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English 302 Syllabus

English 302 Syllabus - English 320 Multicultural American...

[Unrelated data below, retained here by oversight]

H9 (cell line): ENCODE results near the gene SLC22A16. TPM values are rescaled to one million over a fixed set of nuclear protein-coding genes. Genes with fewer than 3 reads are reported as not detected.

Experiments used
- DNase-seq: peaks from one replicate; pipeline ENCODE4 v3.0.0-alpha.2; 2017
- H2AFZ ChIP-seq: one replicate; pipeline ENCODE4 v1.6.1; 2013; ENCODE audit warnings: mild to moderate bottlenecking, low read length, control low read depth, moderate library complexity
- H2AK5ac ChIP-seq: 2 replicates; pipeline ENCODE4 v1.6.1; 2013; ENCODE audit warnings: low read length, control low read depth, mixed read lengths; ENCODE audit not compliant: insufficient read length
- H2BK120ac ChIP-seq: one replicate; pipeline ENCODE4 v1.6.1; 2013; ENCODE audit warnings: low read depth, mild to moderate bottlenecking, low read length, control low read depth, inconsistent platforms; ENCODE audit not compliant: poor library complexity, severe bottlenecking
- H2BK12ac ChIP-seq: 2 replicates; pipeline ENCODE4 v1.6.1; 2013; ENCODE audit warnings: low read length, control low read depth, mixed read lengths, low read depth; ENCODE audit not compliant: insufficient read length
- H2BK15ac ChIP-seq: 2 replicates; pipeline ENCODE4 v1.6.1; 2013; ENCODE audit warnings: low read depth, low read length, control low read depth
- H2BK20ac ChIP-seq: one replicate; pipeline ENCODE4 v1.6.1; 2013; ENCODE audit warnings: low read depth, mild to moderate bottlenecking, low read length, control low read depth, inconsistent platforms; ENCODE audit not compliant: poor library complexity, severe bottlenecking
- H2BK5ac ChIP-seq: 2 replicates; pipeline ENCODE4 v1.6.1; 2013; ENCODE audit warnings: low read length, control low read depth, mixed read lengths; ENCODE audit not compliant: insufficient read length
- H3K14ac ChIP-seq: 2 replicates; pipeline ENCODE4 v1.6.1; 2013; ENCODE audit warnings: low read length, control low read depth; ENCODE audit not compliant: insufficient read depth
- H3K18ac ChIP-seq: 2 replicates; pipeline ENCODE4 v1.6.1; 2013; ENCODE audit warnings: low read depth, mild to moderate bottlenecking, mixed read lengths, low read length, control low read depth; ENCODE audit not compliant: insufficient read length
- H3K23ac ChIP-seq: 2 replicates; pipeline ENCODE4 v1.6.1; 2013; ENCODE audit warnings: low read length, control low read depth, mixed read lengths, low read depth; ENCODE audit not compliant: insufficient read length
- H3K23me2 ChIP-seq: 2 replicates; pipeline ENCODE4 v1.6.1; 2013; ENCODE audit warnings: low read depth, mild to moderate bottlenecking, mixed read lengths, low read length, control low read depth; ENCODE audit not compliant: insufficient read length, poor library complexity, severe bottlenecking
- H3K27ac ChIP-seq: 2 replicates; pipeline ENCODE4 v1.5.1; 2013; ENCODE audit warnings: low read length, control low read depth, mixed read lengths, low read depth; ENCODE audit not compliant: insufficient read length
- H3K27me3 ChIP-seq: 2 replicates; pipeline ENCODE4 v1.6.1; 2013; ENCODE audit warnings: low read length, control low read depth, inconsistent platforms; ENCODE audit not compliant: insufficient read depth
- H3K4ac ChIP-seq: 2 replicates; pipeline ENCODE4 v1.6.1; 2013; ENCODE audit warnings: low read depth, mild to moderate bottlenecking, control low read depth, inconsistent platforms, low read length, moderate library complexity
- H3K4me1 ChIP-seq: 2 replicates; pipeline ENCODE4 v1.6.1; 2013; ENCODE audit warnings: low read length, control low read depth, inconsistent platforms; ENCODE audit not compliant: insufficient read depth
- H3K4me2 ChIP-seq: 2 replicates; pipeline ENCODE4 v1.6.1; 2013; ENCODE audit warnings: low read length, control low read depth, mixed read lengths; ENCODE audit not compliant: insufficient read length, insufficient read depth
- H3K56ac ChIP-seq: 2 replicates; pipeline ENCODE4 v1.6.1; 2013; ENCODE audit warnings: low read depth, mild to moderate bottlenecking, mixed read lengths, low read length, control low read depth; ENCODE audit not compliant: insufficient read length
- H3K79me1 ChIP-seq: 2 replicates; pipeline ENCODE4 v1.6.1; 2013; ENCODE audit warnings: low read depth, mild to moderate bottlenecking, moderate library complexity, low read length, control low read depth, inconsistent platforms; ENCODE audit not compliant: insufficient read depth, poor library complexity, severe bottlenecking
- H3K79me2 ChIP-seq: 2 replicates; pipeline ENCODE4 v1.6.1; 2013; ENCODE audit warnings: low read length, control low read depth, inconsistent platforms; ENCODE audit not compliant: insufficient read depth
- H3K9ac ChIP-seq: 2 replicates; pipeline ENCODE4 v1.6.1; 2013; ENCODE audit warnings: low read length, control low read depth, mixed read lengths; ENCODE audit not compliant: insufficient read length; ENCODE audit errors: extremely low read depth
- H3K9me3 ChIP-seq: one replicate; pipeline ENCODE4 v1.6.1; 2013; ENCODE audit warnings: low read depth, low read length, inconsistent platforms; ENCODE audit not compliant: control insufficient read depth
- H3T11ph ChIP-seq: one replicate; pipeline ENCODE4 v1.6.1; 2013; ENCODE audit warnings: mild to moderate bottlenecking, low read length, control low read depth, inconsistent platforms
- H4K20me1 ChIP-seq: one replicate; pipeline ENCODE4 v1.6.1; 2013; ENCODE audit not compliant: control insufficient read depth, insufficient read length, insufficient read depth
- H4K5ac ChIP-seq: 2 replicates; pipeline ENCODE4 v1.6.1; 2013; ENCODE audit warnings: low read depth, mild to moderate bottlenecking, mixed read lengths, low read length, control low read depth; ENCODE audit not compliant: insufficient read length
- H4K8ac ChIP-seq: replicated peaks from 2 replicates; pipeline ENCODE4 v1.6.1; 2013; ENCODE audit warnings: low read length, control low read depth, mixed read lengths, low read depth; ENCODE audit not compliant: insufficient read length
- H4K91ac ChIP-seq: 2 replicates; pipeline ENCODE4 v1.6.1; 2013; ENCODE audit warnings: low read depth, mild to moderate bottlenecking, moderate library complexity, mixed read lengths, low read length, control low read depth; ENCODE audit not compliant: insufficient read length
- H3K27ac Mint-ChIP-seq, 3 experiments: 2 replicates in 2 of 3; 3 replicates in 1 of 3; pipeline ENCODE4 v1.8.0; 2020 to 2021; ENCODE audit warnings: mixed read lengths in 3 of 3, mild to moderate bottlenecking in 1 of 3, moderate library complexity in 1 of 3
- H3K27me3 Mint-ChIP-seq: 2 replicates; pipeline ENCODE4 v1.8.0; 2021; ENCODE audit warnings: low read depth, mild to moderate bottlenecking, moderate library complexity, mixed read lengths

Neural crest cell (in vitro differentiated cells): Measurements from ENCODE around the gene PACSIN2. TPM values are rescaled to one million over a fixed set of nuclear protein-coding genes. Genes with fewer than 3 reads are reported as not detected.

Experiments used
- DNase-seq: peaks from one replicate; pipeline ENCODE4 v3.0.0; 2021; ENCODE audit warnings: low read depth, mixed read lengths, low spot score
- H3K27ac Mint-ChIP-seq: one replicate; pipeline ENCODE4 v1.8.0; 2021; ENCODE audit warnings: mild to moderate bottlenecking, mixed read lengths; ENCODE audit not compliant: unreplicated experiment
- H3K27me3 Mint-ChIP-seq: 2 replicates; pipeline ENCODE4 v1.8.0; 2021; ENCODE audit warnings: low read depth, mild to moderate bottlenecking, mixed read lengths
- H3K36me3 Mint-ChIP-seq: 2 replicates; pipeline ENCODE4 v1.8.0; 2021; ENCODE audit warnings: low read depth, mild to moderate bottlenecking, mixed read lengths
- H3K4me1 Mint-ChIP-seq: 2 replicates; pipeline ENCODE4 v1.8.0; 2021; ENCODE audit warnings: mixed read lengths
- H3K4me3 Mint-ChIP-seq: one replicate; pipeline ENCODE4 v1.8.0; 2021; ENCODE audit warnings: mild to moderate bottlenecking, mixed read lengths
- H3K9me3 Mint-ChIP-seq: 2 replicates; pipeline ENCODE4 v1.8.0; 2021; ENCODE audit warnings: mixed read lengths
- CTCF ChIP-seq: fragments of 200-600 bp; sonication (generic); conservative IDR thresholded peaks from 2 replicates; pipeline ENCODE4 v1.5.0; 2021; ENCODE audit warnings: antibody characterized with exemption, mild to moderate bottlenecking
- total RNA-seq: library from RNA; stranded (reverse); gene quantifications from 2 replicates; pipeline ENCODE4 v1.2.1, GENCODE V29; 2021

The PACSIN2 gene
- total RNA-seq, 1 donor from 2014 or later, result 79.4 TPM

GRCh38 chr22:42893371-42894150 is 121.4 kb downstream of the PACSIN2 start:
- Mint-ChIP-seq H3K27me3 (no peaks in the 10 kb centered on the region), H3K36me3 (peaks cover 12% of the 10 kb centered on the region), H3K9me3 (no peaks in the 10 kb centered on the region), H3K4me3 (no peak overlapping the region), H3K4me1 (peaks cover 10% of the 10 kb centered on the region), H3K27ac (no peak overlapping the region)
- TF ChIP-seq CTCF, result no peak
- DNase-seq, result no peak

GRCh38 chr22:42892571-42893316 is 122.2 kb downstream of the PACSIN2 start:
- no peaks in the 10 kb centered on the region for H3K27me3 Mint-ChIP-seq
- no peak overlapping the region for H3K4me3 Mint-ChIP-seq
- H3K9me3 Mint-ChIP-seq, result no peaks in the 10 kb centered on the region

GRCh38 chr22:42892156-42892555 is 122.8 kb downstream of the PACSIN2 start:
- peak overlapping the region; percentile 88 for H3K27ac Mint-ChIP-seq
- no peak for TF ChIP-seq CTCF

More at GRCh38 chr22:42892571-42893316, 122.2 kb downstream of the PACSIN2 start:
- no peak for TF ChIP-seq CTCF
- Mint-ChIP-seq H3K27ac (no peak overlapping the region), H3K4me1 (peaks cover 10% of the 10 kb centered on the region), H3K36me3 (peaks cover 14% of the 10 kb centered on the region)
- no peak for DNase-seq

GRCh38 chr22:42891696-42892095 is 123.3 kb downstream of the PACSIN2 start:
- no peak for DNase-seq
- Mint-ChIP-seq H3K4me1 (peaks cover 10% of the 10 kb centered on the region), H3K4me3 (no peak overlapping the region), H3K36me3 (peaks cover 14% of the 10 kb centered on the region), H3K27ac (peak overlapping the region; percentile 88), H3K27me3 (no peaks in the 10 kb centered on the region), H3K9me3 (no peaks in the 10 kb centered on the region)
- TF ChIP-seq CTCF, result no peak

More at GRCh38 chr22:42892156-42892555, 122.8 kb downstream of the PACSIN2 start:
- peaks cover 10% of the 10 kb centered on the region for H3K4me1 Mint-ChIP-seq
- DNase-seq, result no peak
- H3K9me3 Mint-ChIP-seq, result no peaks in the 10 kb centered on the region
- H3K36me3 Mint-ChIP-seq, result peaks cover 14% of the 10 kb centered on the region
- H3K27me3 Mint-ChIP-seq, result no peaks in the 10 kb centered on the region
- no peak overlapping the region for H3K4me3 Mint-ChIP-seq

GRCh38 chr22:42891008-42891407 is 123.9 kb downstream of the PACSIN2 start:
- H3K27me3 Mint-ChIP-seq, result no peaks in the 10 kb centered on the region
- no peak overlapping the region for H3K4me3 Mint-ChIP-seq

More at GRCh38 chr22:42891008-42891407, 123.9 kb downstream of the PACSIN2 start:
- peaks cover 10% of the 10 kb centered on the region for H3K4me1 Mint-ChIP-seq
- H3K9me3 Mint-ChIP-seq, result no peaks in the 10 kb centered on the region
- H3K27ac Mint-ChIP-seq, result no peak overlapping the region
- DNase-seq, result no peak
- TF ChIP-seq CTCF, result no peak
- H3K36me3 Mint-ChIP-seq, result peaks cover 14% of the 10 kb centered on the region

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English 320 Multicultural American Literature Professor Kelly Nims Office Hours: MW 10-11am and by appointment 12 th Fl. Rm 1234 HW Telephone: (646) 270-5042 Email: [email protected] This course will examine the definition of cultural identity via literature presented by writers of African American, Caribbean, Asian- American, Latino-American, and Irish -American origins. Discussions involve both close reading of selected texts and comparison of the values the texts promote. Students engage in a variety of communication-intensive activities designed to enhance their appreciation of literature and their awareness of the way it shapes and reflects a multicultural world. Required Texts: Cisneros, Sandra. The House on Mango Street . New York: Vintage, 1984. Danticat, Edwidge. Breath, Eyes, Memory. New York: Vintage Press, 1994 . Diaz, Junot. Drown. New York: Riverhead, 1996. Lahiri, Jhumpa. The Namesake . Boston: Houghton, 2003. Lahiri, Jhumpa. Interpreter of Maladies . Boston: Houghton, 1999. McCourt, Frank. Angela’s Ashes . New York: Touchstone, 1996. Morrison, Toni. Playing in the Dark . New York: Random House, 1992. Tan, Amy. The Joy Luck Club . New York: Random House, 1990. Walker, Alice. The Third Life of Grange Copeland. New York: Washington Sq. Press, 1970. Recommended Texts Raimes, Ann. Keys for Writers . 4th ed. Boston: Houghton, 2005. Requirements : Formal Essays: Rather than simply presenting a narrative or factual summary, each of these essays should forward a focused claim in compare and contrast form and develop a well- supported argument with reference to the text(s) . These essays must be five to seven pages in length. Since this is a writing intensive course, substantial revisions are required. Failure to meet the expected page length requirement will result in a grade of zero (40% of final grade). Presentations: Each student will teach some aspect of an assigned topic to the class in a group format. This may involve dramatic readings, critical commentary, and the presentation of online materials. This presentation should not be a summary of the assigned reading, but an interpretation that offers the audience a deeper understanding of the work itself (20% of final grade). Participation: Each student will be responsible for actively participating in all in class discussions and assignments. Participation includes, but is not limited to, in class writing assignments, group work, attendance, and discussions in the blackboard forum ( 20% of final grade ). Final Exam: Based on assigned reading and in-class discussions (20% of final grade).
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